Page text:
I've been an eBay and Amazon seller for almost 20 years. I've been following ongoing discussions on this issue on the Amazon selling forums for years.
What the states are trying to do is claim a seller has an economic nexus in their state. Many states so far are going with the 200 transaction or 100,000 revenue criteria to determine your nexus.
It's easy to reach the 200 transaction limit on smaller items. I sold around 3500 items on Amazon last year, and around 350 of them were to California. California is sending out threatening letters to sellers about collecting tax this year and potentially even going after back taxes to the first time you sold something to a buyer in their state. Some sellers are registering for sales tax only to then be confronted and told they have to file income taxes in the state as well since they are now a registered business. Can you imagine a small seller having to file sales and income taxes in up to 50 states a year? I hate to do it, but I'm going to scale back on transactions this year in an attempt to avoid the 200 limit. I'll eliminate sales of items that might only make me a couple dollars profit each to do so.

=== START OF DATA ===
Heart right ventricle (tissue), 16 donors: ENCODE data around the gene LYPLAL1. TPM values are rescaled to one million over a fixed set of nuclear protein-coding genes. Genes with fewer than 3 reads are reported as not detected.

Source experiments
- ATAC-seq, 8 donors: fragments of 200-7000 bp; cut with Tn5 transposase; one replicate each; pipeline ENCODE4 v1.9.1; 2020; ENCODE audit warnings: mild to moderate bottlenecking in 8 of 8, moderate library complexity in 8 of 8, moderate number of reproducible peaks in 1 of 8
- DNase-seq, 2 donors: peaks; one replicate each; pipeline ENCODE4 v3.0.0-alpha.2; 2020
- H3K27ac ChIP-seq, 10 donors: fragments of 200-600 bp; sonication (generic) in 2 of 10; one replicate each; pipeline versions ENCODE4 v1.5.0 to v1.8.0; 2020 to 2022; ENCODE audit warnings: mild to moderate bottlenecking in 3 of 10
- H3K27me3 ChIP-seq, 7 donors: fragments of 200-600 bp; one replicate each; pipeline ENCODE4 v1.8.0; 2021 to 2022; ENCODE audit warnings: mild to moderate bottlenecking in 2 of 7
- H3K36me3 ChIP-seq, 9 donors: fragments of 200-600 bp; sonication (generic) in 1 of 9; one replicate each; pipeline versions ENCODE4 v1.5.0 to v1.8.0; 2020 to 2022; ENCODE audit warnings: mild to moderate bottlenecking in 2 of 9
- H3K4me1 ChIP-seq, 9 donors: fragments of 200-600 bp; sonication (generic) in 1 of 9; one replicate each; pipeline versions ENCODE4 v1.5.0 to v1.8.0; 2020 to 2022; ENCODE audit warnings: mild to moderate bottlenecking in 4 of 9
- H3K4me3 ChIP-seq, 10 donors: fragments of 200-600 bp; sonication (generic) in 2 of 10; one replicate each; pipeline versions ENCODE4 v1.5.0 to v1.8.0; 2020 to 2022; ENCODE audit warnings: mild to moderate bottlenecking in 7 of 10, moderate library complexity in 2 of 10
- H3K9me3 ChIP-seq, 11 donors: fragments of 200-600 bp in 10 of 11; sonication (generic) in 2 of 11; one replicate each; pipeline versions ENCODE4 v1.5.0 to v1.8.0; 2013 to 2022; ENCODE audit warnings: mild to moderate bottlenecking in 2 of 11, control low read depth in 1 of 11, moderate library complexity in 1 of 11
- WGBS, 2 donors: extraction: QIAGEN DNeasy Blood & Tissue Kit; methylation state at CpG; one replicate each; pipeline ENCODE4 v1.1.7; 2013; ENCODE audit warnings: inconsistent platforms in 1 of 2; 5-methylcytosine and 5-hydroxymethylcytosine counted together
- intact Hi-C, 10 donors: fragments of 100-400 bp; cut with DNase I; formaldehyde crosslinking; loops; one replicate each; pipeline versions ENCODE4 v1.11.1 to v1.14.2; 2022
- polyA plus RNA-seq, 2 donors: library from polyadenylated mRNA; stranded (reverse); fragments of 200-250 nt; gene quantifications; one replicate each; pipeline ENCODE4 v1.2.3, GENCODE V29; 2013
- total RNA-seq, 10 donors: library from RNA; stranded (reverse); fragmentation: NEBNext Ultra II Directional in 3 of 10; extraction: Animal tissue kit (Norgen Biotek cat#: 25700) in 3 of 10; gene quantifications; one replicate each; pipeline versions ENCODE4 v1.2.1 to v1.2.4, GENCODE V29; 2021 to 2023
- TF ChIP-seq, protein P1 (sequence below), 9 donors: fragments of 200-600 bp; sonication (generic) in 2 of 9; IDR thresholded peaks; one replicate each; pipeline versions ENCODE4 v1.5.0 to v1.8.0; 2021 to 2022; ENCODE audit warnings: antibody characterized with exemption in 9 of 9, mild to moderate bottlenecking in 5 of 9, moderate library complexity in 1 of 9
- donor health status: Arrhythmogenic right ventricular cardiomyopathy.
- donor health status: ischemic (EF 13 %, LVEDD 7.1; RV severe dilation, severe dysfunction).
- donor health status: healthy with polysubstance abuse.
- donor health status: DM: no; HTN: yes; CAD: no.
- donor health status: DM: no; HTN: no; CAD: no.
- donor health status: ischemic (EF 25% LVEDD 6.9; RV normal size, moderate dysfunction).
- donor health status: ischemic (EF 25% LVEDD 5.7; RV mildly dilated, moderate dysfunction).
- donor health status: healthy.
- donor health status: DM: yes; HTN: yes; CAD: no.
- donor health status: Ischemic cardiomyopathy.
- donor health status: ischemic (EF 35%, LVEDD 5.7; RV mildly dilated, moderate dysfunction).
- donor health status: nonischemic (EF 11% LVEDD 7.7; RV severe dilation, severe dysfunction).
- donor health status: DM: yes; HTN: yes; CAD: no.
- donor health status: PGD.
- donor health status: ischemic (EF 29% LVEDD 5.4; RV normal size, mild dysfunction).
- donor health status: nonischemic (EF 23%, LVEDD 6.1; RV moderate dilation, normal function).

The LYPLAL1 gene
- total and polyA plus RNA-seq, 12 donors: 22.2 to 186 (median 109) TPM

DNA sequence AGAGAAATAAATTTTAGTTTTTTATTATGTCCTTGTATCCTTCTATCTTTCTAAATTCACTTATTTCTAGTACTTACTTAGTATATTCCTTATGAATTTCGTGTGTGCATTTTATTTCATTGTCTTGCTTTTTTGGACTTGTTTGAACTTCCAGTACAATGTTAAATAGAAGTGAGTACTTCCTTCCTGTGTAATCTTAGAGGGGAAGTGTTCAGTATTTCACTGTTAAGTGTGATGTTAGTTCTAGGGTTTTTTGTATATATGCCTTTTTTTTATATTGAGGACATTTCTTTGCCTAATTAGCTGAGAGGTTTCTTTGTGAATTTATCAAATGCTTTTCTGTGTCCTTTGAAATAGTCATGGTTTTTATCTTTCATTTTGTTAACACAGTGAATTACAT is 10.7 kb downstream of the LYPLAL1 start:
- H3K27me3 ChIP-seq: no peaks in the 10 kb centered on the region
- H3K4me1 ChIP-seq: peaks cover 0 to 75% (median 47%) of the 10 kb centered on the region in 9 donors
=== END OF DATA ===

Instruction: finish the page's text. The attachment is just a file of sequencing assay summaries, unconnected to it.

There are services such as TaxJar that claim to make this whole process easier on us, but they fail to notify people of the income tax possibilities and the fact that once you register for a sales tax license in the state, you're screwed. These services charge a monthly fee and a filing fee for each state you have to file in. It can easily cost thousands of dollars a year for the privilege of filing your sales tax.
Some of these state taxes people are noticing automated on Amazon and PayPal are through the marketplace facilitator tax. In those cases, Amazon or PayPal is collecting and remitting the sales tax for the seller. That's the only way this is going to work without putting an undue burden on small businesses. Sellers are begging California to implement this, but they haven't done so yet.